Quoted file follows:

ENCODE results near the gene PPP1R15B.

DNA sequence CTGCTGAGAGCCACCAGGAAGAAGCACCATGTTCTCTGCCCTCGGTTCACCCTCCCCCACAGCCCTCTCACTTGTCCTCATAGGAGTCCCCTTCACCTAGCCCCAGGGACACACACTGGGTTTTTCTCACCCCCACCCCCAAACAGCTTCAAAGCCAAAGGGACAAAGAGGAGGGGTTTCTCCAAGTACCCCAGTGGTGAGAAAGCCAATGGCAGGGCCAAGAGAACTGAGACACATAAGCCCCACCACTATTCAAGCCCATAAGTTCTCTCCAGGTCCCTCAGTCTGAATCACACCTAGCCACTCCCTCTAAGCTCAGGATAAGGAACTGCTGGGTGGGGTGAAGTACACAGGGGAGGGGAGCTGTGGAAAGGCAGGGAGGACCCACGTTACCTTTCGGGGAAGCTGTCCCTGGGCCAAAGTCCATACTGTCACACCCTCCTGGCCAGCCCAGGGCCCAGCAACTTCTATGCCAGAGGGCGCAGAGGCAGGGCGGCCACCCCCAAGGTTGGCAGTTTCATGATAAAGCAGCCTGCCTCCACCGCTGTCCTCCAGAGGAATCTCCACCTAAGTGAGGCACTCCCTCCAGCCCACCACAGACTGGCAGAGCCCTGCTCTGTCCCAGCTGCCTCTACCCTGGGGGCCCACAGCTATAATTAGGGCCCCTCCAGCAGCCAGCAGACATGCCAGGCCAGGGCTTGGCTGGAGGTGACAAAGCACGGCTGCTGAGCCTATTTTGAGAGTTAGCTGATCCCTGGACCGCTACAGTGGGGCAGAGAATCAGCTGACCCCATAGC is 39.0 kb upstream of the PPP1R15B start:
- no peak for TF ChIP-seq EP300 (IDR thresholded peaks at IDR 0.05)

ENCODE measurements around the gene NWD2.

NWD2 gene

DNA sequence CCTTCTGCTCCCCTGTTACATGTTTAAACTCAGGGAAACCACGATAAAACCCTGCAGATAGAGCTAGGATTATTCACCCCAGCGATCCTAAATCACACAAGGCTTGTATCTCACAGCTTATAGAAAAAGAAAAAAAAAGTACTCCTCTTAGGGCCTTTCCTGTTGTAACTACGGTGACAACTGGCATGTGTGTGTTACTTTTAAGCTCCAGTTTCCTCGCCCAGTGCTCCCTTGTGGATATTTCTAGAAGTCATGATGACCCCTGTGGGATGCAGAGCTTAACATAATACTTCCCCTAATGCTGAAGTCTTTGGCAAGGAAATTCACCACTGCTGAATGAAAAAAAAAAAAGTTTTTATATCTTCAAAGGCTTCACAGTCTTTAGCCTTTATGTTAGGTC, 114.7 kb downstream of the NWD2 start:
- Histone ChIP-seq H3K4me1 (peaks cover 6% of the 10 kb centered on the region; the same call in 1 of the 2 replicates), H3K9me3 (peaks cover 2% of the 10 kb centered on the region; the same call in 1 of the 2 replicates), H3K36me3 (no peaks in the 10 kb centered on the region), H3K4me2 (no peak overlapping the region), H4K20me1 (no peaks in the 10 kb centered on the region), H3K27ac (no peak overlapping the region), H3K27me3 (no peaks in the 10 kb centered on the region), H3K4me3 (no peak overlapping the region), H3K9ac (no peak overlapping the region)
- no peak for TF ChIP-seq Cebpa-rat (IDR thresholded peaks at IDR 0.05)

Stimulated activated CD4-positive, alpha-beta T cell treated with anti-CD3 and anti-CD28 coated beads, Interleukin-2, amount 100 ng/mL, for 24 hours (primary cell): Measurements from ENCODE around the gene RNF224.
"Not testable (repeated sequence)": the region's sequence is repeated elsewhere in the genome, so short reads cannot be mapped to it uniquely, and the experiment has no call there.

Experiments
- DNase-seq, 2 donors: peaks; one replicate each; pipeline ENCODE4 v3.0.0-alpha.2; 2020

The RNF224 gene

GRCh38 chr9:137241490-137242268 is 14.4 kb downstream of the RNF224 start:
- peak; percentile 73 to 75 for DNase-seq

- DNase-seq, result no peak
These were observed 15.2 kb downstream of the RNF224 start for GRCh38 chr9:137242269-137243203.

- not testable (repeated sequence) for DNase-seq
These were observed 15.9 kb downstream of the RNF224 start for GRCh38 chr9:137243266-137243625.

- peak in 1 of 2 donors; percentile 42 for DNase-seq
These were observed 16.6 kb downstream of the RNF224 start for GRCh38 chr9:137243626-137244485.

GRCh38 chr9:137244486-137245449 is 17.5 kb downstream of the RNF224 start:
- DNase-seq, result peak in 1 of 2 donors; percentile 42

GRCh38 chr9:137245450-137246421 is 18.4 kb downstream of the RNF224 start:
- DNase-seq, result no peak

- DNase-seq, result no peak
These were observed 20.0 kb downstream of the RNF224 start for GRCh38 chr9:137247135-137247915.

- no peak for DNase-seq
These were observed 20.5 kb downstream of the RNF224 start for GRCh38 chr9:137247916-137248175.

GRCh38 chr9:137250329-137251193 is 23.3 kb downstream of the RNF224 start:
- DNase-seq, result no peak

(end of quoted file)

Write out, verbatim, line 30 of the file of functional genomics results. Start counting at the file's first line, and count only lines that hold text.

GRCh38 chr9:137250329-137251193 is 23.3 kb downstream of the RNF224 start: